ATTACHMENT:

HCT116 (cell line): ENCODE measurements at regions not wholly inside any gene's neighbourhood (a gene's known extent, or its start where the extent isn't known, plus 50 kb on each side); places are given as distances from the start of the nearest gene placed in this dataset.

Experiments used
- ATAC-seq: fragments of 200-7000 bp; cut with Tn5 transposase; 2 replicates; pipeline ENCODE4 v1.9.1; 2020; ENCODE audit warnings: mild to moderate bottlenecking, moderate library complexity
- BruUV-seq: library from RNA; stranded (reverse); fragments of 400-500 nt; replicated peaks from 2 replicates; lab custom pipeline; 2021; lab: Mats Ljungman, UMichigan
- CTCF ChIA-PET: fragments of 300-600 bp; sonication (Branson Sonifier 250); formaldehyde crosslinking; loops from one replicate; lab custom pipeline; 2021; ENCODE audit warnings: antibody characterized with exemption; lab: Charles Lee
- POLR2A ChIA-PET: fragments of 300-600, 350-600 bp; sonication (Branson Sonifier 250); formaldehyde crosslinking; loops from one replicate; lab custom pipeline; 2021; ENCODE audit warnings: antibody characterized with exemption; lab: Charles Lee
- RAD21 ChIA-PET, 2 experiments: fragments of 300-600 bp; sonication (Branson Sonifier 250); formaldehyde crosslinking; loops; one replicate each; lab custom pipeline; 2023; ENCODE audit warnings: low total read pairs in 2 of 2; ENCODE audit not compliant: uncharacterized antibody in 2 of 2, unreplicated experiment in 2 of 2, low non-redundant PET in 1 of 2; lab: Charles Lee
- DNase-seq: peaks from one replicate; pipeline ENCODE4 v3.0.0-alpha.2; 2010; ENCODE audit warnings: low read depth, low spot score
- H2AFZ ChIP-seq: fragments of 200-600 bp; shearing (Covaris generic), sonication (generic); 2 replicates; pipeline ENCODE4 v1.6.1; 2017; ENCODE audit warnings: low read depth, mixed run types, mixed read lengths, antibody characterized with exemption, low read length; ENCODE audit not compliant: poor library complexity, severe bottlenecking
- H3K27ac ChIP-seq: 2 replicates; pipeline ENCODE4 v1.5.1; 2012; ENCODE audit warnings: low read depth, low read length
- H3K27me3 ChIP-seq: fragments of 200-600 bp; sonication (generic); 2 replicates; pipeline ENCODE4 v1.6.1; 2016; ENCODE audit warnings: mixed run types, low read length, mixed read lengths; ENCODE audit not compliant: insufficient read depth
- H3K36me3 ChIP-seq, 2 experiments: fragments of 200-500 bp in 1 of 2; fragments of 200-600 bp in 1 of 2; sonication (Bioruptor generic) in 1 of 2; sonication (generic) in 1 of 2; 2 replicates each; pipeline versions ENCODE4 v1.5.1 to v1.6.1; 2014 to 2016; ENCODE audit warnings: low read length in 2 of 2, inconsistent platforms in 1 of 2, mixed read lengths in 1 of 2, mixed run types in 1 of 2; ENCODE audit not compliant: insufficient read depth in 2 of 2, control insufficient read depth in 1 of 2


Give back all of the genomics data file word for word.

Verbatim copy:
HCT116 (cell line): ENCODE measurements at regions not wholly inside any gene's neighbourhood (a gene's known extent, or its start where the extent isn't known, plus 50 kb on each side); places are given as distances from the start of the nearest gene placed in this dataset.

Experiments used
- ATAC-seq: fragments of 200-7000 bp; cut with Tn5 transposase; 2 replicates; pipeline ENCODE4 v1.9.1; 2020; ENCODE audit warnings: mild to moderate bottlenecking, moderate library complexity
- BruUV-seq: library from RNA; stranded (reverse); fragments of 400-500 nt; replicated peaks from 2 replicates; lab custom pipeline; 2021; lab: Mats Ljungman, UMichigan
- CTCF ChIA-PET: fragments of 300-600 bp; sonication (Branson Sonifier 250); formaldehyde crosslinking; loops from one replicate; lab custom pipeline; 2021; ENCODE audit warnings: antibody characterized with exemption; lab: Charles Lee
- POLR2A ChIA-PET: fragments of 300-600, 350-600 bp; sonication (Branson Sonifier 250); formaldehyde crosslinking; loops from one replicate; lab custom pipeline; 2021; ENCODE audit warnings: antibody characterized with exemption; lab: Charles Lee
- RAD21 ChIA-PET, 2 experiments: fragments of 300-600 bp; sonication (Branson Sonifier 250); formaldehyde crosslinking; loops; one replicate each; lab custom pipeline; 2023; ENCODE audit warnings: low total read pairs in 2 of 2; ENCODE audit not compliant: uncharacterized antibody in 2 of 2, unreplicated experiment in 2 of 2, low non-redundant PET in 1 of 2; lab: Charles Lee
- DNase-seq: peaks from one replicate; pipeline ENCODE4 v3.0.0-alpha.2; 2010; ENCODE audit warnings: low read depth, low spot score
- H2AFZ ChIP-seq: fragments of 200-600 bp; shearing (Covaris generic), sonication (generic); 2 replicates; pipeline ENCODE4 v1.6.1; 2017; ENCODE audit warnings: low read depth, mixed run types, mixed read lengths, antibody characterized with exemption, low read length; ENCODE audit not compliant: poor library complexity, severe bottlenecking
- H3K27ac ChIP-seq: 2 replicates; pipeline ENCODE4 v1.5.1; 2012; ENCODE audit warnings: low read depth, low read length
- H3K27me3 ChIP-seq: fragments of 200-600 bp; sonication (generic); 2 replicates; pipeline ENCODE4 v1.6.1; 2016; ENCODE audit warnings: mixed run types, low read length, mixed read lengths; ENCODE audit not compliant: insufficient read depth
- H3K36me3 ChIP-seq, 2 experiments: fragments of 200-500 bp in 1 of 2; fragments of 200-600 bp in 1 of 2; sonication (Bioruptor generic) in 1 of 2; sonication (generic) in 1 of 2; 2 replicates each; pipeline versions ENCODE4 v1.5.1 to v1.6.1; 2014 to 2016; ENCODE audit warnings: low read length in 2 of 2, inconsistent platforms in 1 of 2, mixed read lengths in 1 of 2, mixed run types in 1 of 2; ENCODE audit not compliant: insufficient read depth in 2 of 2, control insufficient read depth in 1 of 2